KAAN, HENRICUS. A Russian physician. In 1844 he wrote in Latin Psychopathia Sexualis in which he described sexual deviation. The book antedated by forty-two years the more famous work of Richard Von KrafftEbing (q.v.).
Bibliography: Ellenberger H. F. 1970. The discovery of the unconscious.
KAFKA, FRANZ (1883-1924). An Austrian novelist, born in Prague, Czechoslovakia, of Jewish parents. His childhood was blighted by a strained family atmosphere which was later reflected in his novels. He was a hypersensitive and introspective man, who was deeply attached to his dominant father and, later, to Dora Dymant, with whom he briefly experienced happiness in a desperate love affair, when he was already dying of tuberculosis (q.v.). Influenced by Soren Kierkegaard (q.v.), Kafka wrote of a world of despair and aimlessness in which futility pervaded everything and hope seldom appeared. Reality and irreality are described by him in a dream-like way, sharpened by humor. His characters, like himself, stray in a bewildering world. His most famous novels, which were published posthumously, are The Trials ( 1925) and The Castle ( 1926). Many of his unfinished works were later published by his friend Max Brod ( 1884-1968).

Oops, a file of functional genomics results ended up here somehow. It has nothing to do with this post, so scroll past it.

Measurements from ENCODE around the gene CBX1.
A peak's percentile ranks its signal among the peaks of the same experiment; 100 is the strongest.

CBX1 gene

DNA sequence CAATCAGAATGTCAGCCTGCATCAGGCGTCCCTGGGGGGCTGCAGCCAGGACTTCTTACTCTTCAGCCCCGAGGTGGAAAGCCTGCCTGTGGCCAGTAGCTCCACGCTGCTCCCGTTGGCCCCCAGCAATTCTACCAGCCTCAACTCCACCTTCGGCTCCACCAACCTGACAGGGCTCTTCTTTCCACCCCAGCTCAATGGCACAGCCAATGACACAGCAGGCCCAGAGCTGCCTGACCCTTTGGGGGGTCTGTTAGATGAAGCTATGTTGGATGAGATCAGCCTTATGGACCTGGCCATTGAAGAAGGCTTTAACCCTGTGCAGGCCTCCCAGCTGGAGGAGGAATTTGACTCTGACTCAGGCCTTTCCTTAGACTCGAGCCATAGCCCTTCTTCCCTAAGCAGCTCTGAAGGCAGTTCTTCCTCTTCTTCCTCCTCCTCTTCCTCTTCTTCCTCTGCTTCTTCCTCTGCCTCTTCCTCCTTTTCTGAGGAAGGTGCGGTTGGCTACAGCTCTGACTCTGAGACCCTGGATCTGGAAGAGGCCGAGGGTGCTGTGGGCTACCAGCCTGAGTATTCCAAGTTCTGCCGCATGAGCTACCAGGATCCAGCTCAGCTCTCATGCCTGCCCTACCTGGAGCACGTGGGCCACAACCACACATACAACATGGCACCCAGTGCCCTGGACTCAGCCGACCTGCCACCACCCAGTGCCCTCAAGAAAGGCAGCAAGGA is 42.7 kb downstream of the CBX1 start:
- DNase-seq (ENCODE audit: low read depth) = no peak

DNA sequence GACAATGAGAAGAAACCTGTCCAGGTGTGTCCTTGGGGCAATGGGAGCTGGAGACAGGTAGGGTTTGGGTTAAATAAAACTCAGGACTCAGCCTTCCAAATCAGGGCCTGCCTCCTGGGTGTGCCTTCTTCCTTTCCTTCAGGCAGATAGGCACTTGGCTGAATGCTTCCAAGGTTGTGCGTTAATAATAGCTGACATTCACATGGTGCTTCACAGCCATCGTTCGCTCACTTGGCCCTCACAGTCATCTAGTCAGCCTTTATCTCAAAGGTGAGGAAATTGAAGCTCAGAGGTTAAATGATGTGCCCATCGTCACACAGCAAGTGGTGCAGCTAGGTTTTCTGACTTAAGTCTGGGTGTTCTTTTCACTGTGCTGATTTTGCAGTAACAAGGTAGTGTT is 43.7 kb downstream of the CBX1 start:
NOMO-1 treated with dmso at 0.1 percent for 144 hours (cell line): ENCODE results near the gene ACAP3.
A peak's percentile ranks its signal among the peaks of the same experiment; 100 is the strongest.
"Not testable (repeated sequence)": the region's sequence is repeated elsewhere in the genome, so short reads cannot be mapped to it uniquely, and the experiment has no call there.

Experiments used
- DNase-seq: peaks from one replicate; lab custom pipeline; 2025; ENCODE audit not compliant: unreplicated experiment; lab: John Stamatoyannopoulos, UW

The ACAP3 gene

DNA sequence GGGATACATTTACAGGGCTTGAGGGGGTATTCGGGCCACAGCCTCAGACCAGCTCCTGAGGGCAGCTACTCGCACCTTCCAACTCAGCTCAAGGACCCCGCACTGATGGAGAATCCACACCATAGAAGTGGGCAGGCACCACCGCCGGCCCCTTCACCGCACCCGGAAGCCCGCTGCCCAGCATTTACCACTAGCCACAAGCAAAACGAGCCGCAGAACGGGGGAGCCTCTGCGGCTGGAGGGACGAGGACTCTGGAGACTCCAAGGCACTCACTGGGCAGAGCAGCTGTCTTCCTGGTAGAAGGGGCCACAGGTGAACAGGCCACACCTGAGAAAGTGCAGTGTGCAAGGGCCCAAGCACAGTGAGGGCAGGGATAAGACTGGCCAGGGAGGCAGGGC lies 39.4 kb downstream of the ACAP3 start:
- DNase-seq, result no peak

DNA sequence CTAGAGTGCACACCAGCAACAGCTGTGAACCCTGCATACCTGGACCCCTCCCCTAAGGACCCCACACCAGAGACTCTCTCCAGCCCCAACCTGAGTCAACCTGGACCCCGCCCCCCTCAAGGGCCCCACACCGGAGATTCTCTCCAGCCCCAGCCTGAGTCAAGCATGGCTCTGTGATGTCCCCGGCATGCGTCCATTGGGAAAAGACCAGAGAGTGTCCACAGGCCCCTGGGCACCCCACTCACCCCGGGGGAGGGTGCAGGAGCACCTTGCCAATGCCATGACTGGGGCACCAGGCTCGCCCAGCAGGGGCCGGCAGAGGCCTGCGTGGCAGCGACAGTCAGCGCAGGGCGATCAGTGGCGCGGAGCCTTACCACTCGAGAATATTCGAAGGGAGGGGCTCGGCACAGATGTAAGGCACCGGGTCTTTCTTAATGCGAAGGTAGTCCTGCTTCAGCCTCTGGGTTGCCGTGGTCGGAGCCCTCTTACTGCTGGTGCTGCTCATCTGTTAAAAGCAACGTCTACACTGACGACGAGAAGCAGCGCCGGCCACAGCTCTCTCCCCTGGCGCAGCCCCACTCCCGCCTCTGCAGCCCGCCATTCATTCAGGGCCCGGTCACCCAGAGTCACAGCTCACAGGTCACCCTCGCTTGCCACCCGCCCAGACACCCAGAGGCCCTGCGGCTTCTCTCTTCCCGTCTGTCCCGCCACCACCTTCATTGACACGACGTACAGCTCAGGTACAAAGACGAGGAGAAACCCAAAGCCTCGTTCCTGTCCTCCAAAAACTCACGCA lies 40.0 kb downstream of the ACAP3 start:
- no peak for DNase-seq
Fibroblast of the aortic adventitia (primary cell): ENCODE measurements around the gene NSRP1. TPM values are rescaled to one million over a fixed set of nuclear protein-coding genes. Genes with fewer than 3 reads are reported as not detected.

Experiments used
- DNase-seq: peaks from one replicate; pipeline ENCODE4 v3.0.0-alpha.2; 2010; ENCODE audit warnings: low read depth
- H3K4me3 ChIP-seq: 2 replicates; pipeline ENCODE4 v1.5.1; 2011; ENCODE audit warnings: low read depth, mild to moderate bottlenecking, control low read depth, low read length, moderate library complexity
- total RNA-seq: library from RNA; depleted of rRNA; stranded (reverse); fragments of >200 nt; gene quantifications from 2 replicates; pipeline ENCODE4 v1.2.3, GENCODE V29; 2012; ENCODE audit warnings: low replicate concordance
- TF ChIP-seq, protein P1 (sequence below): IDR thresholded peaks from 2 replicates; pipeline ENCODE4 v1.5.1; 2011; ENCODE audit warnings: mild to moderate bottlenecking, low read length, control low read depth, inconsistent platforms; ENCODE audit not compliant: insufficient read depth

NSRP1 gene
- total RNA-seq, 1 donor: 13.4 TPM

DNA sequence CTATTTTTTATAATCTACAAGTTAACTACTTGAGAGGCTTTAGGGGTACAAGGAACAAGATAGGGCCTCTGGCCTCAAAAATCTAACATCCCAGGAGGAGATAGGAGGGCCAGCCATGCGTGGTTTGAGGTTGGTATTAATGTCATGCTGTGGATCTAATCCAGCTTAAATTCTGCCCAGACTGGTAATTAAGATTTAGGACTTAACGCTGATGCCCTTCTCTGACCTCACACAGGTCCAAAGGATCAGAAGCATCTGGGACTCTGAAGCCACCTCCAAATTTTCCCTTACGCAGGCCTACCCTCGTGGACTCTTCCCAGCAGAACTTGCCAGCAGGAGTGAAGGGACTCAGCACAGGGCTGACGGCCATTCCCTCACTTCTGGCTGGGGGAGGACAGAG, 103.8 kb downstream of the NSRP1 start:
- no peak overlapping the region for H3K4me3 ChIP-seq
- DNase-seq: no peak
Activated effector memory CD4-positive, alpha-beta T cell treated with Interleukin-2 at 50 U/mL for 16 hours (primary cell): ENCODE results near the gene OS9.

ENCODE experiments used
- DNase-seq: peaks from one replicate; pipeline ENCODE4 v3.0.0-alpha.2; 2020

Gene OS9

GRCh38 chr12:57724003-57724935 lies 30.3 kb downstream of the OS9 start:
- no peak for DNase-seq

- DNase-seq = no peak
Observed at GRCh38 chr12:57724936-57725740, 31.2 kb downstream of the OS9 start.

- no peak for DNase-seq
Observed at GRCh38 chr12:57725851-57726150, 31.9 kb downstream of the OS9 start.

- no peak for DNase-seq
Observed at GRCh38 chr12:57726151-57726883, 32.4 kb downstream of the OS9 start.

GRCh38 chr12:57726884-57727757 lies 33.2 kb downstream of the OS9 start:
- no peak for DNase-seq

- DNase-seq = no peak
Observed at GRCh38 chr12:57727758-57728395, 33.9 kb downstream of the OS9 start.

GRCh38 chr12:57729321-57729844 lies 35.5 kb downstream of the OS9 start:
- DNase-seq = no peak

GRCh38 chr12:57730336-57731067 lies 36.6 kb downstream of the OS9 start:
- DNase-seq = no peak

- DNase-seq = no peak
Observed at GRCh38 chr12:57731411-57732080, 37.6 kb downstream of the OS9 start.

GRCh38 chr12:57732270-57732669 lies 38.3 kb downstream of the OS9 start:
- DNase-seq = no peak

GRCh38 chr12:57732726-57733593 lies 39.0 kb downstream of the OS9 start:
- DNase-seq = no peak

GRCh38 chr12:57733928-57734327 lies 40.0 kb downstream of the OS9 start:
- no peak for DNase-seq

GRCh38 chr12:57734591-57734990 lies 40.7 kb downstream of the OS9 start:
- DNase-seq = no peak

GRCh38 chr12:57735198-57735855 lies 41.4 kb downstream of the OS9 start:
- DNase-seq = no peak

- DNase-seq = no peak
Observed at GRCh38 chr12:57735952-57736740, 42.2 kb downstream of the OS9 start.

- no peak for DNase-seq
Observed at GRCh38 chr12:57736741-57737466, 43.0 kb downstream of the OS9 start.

Bibliography: Kafka F. 1935- 1937. Collected works, ed. M. Brod. Sokel W. 1964. Franz Kafka.
KAHLBAUM, KARL LUDWIG (1828-1899). A German psychiatrist. Inspired by the approach of the time, which gave more importance to clinical observation of the course of the disease rather than the search for its cause, he attempted to devise a nosology of mental disorders based on definite clinical entities. He believed that all symptoms could be divided into groups, each containing a certain type of abnormal behavior, which he called a "symptom complex." In 1874, he introduced and described the term "ca-